Channel checks in China’s
Yi Zhu, Manshu Deng and Kenneth Hoffman
Bloomberg Intelligence analysts
Chinese metal prices likely to remain weak amid rising supply
Rising supply of late-cycle commodities, including copper and
aluminum, together with uncertain Chinese demand may continue
to weigh on metal prices this year. Government-announced
infrastructure projects have yet to translate to more demand for
The bear cycle for metals may last until the industry has significant
capacity cuts or a strong recovery in demand. BI conducts
periodic channel checks with local traders, producers and their
downstream customers to track market movements.
Metal price rebound in 2016 may not last, based on fundamentals
Prices for metals including iron ore, gold and copper have
rebounded since the beginning of the year, mainly on short-covering,
seasonal factors and speculation that China’s demand will recover.
Further price rebounds, however, still lack fundamental supports
such as significant supply cuts and clear evidence that downstream
demand is improving. Macro data have picked up in the first two
months, which may translate into demand for metals if the upward
trend lasts for another couple of months.
March and April are usually strong months for metal demand
as construction sites and other infrastructure projects return to
normal operation with the end of Chinese New Year and the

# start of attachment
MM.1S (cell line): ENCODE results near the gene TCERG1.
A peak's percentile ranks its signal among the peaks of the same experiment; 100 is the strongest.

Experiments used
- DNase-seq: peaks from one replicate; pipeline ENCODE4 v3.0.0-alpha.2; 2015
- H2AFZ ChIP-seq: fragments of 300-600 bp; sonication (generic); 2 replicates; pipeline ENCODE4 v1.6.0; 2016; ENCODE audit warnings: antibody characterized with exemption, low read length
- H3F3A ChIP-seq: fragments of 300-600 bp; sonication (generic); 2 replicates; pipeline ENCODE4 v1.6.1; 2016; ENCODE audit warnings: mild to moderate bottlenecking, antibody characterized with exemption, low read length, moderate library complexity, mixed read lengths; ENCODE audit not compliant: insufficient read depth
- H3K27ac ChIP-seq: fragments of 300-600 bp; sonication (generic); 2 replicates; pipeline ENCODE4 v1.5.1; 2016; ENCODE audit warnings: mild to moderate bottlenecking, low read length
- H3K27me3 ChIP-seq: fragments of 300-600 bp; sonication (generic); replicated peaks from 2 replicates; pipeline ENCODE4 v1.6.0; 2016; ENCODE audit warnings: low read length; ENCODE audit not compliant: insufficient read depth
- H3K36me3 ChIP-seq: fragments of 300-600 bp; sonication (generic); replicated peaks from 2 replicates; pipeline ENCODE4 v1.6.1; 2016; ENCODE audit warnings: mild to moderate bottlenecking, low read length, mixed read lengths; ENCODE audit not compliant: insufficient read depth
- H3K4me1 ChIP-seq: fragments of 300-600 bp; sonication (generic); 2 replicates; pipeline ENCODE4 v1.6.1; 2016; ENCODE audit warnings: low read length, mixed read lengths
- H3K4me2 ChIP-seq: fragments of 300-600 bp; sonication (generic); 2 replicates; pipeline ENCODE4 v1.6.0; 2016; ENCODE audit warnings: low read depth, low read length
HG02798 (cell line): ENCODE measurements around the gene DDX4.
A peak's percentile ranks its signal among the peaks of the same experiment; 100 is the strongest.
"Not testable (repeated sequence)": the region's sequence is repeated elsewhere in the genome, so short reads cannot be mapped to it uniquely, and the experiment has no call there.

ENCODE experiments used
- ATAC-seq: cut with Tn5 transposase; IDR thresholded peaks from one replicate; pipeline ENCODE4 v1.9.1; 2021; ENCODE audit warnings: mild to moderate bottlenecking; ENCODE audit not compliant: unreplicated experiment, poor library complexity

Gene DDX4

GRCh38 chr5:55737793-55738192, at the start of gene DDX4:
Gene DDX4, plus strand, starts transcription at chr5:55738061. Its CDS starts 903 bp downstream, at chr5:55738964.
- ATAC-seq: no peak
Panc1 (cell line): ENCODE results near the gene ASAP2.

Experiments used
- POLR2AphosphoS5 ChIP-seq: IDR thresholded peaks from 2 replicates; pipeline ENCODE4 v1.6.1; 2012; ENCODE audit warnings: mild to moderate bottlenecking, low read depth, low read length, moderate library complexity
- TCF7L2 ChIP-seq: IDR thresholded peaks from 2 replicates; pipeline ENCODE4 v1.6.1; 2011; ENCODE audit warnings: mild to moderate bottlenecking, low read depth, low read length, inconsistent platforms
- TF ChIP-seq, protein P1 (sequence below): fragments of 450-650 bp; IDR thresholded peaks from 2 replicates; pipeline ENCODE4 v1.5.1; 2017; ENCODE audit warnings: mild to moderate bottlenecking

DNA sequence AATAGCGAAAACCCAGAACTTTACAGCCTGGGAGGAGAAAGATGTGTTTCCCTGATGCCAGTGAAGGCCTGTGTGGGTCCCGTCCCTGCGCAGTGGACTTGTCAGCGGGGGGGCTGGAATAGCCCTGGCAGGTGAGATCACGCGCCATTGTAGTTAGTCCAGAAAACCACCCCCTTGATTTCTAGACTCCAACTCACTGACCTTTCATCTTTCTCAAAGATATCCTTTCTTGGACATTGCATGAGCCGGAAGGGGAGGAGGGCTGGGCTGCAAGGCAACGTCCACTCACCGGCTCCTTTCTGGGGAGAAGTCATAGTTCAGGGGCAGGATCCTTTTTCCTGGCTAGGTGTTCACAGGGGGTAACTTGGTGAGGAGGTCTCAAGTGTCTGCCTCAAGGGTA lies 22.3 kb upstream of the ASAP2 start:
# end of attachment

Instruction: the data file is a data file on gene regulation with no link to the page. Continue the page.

beginning of warmer weather.
When and how could the bull cycle for metal prices come again?
The current bear cycle for metals should continue until fundamentals
show signs of improvement. The 10-year bull cycle ended in 2012.
Fundamental factors for metals are supply and demand, so ending
the bear cycle will require meaningful supply cuts and a strong
recovery in demand.
While supply cuts have been implemented in certain metals such
as steel, the reductions are still far from enough to alleviate the
oversupply. Any demand rebound, meanwhile, is unclear amid
China’s slower economic growth.
China likely to increase capacity for late-cycle commodities
China’s investment in late-cycle commodities such as base metals
peaked last year, tracking early-cycle commodities such as steel.
There is a time frame of two to three years between the peaks for
fixed-asset investment and capacity.
Expansion of capacity for base metals used in the latter stages of the
construction cycle may continue, while steel capacity already peaked
in 2014. China plans to add 3 million tons of capacity for aluminum
this year and 400,000 tons for copper, according to BI analysis.
China may continue cutting steel capacity after peak in 2014
Overcapacity in China’s steel industry may continue to ease this year
as fewer new plants come online. Steelmakers are also eliminating
facilities that fail to make money or meet environmental standards.
The country will cut 10 million tons of capacity in 2016, according to BI
That compares with net additions of 20 million tons in 2014 and net
reductions of 5 million tons last year. Capacity control is likely to be
achieved if unprofitable plants are closed and approvals for new
capacity remain strict.
China’s demand for metals still hanging on government projects
China announced plans last year to accelerate railway and other
infrastructure projects, but that has yet to translate to more demand
for metals, according to Bloomberg Intelligence channel checks with
producers and traders.
Implementation of the projects probably hasn’t started, as metal
producers are still waiting to receive orders. The NPC in March
announced a batch of major projects for the 13th Five-Year plan
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